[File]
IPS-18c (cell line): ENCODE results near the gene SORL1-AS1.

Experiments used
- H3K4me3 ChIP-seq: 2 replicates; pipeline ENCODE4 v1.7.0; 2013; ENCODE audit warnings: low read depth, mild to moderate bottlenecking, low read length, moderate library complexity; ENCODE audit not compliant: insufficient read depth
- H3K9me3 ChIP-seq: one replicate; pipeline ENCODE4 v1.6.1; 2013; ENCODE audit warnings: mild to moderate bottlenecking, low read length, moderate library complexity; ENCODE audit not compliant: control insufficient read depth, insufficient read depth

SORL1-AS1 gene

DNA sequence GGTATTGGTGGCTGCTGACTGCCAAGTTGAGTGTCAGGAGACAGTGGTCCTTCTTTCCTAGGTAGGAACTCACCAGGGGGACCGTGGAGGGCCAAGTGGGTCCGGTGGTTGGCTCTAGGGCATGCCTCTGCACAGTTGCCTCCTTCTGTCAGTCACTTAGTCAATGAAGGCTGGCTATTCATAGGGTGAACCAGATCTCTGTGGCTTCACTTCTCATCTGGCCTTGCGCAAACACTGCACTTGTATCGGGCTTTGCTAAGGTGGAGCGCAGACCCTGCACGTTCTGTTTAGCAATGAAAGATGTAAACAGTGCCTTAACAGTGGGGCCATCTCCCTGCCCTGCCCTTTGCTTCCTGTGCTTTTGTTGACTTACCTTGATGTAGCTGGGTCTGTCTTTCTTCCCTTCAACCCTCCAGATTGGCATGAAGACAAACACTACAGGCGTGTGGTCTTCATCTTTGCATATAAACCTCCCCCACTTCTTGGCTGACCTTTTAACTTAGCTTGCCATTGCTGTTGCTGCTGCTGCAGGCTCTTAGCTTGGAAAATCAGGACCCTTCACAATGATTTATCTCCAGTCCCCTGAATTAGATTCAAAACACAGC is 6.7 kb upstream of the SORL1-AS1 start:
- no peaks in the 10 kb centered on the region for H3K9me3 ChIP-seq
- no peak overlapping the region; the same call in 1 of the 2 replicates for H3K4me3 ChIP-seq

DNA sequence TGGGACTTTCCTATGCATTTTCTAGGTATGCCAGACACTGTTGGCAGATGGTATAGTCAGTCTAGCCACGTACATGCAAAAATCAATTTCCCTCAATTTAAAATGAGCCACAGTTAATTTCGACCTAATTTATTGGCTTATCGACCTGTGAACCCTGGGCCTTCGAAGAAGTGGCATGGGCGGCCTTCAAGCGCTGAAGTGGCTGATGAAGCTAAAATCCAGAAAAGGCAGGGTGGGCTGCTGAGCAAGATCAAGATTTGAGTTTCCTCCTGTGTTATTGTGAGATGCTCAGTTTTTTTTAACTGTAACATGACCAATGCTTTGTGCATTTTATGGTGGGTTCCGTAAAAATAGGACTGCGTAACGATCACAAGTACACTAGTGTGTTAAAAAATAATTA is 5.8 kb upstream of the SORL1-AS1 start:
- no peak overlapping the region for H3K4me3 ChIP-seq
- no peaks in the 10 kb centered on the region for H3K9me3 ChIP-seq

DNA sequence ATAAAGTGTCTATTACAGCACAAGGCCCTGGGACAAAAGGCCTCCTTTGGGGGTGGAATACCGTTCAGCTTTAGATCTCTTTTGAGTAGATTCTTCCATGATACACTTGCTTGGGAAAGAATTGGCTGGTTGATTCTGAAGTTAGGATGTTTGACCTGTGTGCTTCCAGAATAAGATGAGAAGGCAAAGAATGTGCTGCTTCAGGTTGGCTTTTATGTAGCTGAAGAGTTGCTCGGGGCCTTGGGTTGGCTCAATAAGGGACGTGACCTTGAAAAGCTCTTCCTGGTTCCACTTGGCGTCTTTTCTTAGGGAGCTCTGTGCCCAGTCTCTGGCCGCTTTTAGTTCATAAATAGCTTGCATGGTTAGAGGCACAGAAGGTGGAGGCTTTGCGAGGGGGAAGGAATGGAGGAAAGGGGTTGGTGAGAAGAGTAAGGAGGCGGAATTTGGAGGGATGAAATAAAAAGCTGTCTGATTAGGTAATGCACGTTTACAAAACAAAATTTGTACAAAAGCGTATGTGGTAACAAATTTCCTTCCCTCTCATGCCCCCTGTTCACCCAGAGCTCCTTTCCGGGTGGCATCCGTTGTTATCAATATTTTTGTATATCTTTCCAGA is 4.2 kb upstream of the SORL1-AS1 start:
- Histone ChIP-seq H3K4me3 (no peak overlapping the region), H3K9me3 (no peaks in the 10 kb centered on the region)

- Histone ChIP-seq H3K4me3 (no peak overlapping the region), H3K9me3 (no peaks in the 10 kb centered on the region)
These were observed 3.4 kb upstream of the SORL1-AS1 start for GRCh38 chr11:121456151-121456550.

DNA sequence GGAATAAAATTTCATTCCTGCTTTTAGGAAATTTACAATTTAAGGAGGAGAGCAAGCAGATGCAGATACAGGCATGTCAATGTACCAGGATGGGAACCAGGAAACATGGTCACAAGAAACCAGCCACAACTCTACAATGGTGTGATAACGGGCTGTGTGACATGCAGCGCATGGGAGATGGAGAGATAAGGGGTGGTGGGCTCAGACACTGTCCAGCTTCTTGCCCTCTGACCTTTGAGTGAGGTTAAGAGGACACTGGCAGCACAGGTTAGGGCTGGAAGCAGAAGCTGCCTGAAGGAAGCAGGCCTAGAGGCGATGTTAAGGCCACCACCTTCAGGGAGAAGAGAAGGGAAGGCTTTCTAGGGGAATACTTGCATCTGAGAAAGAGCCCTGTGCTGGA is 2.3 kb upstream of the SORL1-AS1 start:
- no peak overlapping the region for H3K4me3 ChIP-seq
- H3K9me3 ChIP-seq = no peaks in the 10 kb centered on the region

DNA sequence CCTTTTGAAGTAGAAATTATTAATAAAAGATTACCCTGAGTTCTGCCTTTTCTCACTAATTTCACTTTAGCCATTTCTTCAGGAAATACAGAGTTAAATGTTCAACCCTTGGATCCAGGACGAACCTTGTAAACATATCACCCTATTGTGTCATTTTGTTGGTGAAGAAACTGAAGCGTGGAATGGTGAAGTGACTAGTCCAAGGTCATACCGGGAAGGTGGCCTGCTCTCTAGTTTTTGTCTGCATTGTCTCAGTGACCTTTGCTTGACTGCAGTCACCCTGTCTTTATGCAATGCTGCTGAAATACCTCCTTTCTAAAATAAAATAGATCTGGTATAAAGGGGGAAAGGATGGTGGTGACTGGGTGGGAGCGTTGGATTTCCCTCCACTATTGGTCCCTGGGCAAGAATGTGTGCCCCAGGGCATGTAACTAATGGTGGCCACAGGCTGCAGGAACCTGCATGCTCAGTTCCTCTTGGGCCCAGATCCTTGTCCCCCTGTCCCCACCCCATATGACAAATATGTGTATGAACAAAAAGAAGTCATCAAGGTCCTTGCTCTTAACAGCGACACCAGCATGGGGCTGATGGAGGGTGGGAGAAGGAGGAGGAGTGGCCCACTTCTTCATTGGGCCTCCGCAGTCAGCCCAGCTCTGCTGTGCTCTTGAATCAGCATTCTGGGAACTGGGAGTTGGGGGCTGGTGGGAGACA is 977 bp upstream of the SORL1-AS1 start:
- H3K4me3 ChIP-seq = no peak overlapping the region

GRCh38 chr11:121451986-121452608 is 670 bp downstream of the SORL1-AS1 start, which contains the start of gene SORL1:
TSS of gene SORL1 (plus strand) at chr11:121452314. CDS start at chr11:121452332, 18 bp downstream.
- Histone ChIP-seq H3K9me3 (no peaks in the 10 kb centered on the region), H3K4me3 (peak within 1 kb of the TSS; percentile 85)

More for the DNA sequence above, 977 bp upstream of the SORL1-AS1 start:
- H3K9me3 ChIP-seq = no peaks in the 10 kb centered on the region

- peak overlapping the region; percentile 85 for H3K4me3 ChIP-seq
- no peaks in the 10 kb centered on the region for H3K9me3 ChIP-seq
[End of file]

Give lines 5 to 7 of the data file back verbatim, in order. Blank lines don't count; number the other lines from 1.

SORL1-AS1 gene

DNA sequence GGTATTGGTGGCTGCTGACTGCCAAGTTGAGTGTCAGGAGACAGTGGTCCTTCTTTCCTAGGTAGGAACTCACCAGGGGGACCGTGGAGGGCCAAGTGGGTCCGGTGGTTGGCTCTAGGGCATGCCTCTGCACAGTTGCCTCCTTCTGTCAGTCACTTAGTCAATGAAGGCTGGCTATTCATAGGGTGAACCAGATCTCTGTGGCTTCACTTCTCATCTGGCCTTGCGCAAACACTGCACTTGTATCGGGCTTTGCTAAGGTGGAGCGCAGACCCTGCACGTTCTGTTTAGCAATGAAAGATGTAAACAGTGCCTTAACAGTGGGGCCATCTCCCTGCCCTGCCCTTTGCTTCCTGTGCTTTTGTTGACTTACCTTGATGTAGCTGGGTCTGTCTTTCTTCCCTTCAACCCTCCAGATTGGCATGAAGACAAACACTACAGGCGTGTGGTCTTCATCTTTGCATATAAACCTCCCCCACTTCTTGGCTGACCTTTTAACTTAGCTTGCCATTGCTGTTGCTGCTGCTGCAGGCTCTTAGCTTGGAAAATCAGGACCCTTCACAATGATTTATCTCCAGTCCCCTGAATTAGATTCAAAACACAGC is 6.7 kb upstream of the SORL1-AS1 start:
- no peaks in the 10 kb centered on the region for H3K9me3 ChIP-seq